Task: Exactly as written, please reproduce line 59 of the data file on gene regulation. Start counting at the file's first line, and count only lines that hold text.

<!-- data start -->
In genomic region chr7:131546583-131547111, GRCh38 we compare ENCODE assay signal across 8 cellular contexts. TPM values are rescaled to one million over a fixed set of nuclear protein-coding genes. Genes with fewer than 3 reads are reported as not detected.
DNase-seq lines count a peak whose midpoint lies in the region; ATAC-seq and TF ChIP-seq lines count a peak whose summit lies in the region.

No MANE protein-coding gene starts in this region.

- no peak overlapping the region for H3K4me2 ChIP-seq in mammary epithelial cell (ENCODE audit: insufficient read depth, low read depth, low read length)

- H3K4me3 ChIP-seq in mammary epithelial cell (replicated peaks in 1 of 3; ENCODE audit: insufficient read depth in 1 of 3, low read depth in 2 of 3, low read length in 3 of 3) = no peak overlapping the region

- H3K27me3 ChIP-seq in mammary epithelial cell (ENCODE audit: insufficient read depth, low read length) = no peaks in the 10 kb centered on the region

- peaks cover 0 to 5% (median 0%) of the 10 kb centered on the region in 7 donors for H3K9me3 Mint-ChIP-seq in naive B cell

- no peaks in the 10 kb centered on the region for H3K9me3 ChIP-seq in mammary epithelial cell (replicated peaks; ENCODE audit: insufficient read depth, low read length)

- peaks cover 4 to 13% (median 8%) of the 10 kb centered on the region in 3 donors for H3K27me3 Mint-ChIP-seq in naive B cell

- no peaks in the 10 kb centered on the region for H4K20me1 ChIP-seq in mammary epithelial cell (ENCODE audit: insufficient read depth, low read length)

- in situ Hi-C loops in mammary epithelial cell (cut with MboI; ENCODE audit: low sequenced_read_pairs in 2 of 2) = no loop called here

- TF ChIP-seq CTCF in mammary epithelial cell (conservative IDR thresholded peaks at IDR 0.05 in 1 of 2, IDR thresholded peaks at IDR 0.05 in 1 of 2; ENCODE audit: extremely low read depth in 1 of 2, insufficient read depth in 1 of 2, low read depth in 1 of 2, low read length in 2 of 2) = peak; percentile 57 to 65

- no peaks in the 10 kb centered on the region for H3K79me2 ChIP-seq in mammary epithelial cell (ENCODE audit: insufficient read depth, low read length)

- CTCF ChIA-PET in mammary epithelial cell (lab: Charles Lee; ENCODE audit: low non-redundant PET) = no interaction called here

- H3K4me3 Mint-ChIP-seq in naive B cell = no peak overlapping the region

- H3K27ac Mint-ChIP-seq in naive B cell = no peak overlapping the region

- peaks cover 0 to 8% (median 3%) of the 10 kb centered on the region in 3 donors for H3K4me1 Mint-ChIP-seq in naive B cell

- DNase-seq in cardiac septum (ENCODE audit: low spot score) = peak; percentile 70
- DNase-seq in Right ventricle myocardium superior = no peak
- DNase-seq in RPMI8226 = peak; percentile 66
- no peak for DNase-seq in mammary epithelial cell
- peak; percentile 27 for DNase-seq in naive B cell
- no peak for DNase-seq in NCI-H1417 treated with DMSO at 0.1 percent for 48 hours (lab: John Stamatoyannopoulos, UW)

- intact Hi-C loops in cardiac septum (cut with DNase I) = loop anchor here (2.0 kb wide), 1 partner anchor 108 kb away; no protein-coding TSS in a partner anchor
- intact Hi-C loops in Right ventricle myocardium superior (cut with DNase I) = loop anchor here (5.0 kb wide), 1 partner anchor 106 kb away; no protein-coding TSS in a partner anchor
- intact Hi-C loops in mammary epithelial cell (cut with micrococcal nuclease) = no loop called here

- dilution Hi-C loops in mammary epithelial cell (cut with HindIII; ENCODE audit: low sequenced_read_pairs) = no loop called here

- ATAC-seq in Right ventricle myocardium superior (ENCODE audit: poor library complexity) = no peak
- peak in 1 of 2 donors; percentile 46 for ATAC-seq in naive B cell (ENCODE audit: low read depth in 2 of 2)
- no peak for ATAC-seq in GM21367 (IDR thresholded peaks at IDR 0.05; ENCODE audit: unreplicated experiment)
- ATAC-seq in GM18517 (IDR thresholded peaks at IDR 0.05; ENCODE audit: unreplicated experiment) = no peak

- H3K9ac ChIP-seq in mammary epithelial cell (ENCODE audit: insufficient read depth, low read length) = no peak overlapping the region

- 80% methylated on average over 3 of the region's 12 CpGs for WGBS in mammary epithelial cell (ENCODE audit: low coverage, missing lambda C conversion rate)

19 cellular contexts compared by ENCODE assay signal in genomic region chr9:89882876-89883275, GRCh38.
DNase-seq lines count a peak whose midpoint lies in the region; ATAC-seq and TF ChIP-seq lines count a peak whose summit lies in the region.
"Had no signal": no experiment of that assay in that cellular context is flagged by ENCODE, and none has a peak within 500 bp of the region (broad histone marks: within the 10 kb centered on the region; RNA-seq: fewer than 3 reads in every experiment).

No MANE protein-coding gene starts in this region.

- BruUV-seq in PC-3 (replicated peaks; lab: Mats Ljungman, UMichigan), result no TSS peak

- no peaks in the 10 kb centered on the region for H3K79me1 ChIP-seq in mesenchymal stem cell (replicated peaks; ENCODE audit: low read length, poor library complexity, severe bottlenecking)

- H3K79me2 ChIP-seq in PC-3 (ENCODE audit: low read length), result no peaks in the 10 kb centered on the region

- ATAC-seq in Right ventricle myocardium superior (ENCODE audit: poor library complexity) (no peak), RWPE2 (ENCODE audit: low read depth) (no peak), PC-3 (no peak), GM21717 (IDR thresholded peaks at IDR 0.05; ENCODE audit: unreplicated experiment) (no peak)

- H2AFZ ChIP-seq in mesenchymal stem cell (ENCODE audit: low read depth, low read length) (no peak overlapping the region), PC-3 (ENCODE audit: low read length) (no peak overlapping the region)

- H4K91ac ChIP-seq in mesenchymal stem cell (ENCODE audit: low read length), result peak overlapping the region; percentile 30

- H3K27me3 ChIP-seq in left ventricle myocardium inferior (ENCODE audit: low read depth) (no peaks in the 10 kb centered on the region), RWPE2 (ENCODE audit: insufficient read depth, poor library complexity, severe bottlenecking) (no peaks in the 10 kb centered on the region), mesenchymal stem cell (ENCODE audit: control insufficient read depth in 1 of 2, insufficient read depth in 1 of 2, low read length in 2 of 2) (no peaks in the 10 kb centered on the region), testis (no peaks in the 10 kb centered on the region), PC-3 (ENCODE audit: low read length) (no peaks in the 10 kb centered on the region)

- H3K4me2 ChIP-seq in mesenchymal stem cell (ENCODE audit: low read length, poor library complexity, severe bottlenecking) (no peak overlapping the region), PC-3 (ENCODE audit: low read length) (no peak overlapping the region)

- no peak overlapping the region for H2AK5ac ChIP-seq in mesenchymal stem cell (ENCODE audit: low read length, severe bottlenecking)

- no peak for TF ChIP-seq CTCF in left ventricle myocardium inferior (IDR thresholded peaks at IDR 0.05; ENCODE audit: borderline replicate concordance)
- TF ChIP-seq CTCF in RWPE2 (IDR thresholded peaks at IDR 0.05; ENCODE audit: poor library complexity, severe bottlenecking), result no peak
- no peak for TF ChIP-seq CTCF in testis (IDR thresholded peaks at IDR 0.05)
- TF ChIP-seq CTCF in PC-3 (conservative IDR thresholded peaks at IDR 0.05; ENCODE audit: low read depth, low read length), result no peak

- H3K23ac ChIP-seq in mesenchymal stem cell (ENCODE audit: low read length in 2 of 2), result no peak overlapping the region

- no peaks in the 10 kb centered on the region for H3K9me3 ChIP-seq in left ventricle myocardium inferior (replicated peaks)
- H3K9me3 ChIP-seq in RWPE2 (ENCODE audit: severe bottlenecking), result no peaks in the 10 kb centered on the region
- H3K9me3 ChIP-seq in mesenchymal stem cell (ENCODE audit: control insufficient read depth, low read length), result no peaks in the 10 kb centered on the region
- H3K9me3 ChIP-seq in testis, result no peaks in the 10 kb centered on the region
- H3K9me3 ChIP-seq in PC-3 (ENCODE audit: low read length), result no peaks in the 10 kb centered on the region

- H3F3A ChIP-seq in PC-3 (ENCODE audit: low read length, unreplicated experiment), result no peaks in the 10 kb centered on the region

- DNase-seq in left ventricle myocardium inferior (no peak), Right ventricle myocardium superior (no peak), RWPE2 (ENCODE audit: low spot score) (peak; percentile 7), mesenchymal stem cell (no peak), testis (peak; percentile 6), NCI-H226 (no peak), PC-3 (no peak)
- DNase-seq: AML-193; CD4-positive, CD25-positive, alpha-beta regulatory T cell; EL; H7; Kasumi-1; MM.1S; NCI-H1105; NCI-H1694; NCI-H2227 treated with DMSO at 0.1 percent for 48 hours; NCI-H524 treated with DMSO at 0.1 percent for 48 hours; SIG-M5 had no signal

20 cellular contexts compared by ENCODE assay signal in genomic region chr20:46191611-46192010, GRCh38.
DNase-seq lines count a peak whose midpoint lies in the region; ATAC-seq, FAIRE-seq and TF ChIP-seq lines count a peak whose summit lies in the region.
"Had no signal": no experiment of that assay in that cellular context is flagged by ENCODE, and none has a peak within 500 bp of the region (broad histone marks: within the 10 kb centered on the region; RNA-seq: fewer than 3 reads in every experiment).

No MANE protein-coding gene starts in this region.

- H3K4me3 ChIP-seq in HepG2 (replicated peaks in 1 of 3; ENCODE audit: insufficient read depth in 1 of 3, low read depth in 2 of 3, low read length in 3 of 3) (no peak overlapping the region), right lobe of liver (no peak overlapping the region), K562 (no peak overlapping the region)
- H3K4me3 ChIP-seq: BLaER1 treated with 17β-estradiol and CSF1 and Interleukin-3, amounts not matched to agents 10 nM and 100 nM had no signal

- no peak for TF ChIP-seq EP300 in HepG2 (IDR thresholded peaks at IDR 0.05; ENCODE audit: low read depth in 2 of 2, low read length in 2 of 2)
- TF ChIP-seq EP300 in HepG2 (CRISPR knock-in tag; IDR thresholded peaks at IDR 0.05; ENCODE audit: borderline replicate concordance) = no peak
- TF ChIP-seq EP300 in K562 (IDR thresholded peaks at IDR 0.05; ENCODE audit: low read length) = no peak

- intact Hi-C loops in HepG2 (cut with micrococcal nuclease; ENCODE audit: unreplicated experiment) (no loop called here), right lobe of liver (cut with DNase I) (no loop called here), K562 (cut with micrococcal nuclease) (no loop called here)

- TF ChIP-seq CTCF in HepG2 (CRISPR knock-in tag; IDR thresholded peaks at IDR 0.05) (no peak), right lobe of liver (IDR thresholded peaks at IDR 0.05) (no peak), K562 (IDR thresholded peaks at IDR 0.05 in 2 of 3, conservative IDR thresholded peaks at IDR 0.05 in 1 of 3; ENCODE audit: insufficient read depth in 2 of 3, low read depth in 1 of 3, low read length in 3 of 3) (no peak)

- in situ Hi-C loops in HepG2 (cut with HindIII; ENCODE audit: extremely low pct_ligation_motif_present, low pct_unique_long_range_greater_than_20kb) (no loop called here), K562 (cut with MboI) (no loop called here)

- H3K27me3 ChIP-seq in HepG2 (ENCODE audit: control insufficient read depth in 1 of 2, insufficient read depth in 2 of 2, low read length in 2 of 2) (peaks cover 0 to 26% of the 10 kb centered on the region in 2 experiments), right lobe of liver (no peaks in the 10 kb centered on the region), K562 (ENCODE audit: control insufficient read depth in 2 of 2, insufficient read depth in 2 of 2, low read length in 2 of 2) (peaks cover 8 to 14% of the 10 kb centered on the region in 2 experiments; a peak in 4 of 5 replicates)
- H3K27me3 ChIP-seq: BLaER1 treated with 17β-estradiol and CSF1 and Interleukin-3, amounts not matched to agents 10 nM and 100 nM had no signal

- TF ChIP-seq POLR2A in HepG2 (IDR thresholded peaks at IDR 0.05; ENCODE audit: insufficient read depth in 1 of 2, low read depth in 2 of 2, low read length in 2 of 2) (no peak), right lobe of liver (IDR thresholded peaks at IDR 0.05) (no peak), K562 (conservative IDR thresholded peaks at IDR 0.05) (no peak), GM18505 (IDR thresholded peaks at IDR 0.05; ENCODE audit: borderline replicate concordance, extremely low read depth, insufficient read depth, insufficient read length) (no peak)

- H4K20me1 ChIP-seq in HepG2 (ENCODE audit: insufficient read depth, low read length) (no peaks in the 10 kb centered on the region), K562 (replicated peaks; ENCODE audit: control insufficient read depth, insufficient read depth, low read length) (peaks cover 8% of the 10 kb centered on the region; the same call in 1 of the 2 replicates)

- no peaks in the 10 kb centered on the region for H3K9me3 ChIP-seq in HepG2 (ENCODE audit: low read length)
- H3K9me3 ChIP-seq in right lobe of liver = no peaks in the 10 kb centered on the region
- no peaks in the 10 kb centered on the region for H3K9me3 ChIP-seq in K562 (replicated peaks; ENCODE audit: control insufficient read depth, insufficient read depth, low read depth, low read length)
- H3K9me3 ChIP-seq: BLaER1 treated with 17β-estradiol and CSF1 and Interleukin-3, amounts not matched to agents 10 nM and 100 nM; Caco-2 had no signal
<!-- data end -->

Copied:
- DNase-seq: AML-193; CD4-positive, CD25-positive, alpha-beta regulatory T cell; EL; H7; Kasumi-1; MM.1S; NCI-H1105; NCI-H1694; NCI-H2227 treated with DMSO at 0.1 percent for 48 hours; NCI-H524 treated with DMSO at 0.1 percent for 48 hours; SIG-M5 had no signal